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Rebecca Aguilar: Speaking out after a draining week "in limbo"

Suspended Fox4 reporter Rebecca Aguilar feels it's time to open up.
Photo: Ed Bark

For 13 years Rebecca Aguilar has hit the streets as an aggressive, scoop-generating Fox4 reporter.

Now she's unceremoniously out on the street, indefinitely suspended by her station in the same month she accepted the Broadcast Journalist of the Year Award from the National Association of Hispanic Journalists.

Aguilar's Oct. 15th piece on 70-year-old property defender James Walton, who had just purchased a new shotgun outside a sporting goods store, prompted a flurry of bloggers and blog readers to brand her as bigoted, anti-gun, an ambusher and a "bitch" among kinder assessments. A since disabled video of her story on youtube.com still brandishes the headline, "Anti-white mexican reporter from Dallas, TX suspended."

"I'm bruised, honey. Yeah, I'm bruised," Aguilar says in her first interview on these matters and more. Against the advice of her attorney, she's telling her side because "I think staying silent makes a person look guilty."

In particular she wants to emphasize that she and Walton had conversed at length on the phone after he first called her at Fox4. In fact, she says, they again were talking shortly before she allegedly "ambushed" him outside a Mesquite Academy Sports & Outdoor store, where Walton told her he was headed because "they've got the best shotguns."

Our tamer interview venue is a Dallas coffee shop, where Aguilar, 49, finds it difficult to keep her composure. Her tears clearly are genuine, not an act. They embarrass her, as did Fox4's Oct. 16th order to pack up and leave after her previous day's story prompted both heavy criticism and a telephoned death threat to her newsroom desk.

"I'm sorry I'm crying but I've been waiting to talk about this for a while," Aguilar says. "It was humiliating. I love Fox4. I love my job, my colleagues. We're very competitive, but we motivate each other. A person does not stay at a station because of the money or the glory. I mean, I live there more than I live at home. It may sound corny, but it's true."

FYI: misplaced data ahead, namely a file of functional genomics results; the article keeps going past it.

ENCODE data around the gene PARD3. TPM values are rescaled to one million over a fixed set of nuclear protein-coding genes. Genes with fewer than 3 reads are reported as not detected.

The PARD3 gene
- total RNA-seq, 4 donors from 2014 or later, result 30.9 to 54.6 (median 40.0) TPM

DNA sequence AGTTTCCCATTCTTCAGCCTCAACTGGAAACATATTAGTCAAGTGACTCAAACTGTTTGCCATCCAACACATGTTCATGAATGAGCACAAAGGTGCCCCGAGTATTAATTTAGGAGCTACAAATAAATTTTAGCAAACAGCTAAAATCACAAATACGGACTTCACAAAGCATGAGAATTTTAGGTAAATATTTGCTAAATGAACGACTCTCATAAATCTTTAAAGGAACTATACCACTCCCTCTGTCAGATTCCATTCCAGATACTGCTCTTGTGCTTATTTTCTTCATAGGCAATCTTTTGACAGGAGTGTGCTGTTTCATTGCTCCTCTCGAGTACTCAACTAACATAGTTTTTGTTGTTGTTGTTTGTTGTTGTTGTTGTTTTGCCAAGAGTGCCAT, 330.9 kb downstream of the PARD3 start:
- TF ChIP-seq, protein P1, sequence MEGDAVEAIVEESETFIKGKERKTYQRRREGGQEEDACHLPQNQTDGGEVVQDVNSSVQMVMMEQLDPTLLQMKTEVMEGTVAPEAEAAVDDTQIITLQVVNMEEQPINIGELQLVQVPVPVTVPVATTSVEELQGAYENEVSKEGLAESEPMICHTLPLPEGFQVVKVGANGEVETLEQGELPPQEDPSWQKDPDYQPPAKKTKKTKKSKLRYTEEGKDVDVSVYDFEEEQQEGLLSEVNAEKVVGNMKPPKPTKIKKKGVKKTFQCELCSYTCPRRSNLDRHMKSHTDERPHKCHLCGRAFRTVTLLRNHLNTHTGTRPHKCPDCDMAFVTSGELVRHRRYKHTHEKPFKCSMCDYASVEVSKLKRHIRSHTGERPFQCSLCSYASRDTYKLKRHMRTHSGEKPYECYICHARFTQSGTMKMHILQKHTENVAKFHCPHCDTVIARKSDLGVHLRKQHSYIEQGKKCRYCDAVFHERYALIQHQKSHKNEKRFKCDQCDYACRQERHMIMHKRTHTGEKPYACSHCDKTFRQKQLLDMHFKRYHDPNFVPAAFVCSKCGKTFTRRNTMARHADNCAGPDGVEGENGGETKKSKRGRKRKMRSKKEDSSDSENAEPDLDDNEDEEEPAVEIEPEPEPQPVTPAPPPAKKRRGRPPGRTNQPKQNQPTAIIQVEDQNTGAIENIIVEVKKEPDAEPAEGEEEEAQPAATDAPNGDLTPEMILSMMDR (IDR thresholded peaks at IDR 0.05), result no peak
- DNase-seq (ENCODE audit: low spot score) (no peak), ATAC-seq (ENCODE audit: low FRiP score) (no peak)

Her husband, a colleague at Fox4 whose identity she wants to protect, had to watch her leave the station with a cardboard box in hand.

"He's just been my rock," she says. "But so have many of my other fellow employees."

Fox4 management has declined to comment on the suspension, and again chose that option Tuesday after being informed of the Aguilar interview.

Aguilar, who signed a new two-year contract with the station in March, says she can't detail any of her meeting with news director Maria Barrs, who informed her of the suspension.

"I'm halfway out the door," she says. "So anything else I say (about what Barrs told her), I'm sure they could use to push me the rest of the way out."

She notes, however, that the script for her Oct. 15th story was approved beforehand.

"We have layers of gatekeepers," Aguilar says. "And I'm the only one suspended."

Her first brush with Walton came Monday morning (Oct. 15), but not on camera. Aguilar had covered the West Dallas salvage business owner's fatal shooting of a would-be burglar the previous night. He had sent another intruder to the hereafter just three weeks earlier. In each case, police confiscated his weapons but Walton likely won't be charged with any crimes. Texas law allows him to protect his property. That he did, although some might argue that his measures were unusually extreme.

Aguilar's story prompted a mild complaint from Walton, the reporter says. He called her at the station, but was mollified when she told him that her story said he had the legal right to literally take the law into his own hands.

They talked further, Aguilar says, after Walton deemed the rest of her story "OK." Aguilar says he then added, "But I'm mad at Channel 11. Those idiots had it all wrong."

"He was rather pleasant on the phone," she recalls, but also profane at times.

They hooked up again the same day. Aguilar says that Walton again told her, "I don't have time for you. I've got a full plate."

She in turn told him, "You know I'm a reporter. I may catch up to you."

Aguilar says her only intent was to get Walton's side of the story, which clearly became more of a story when he told her by telephone that his "full plate" included buying another shotgun.

"He never hung up on me," she says. Walton also kept telling her, "I'm not a 70-year-old pity party. You understand?"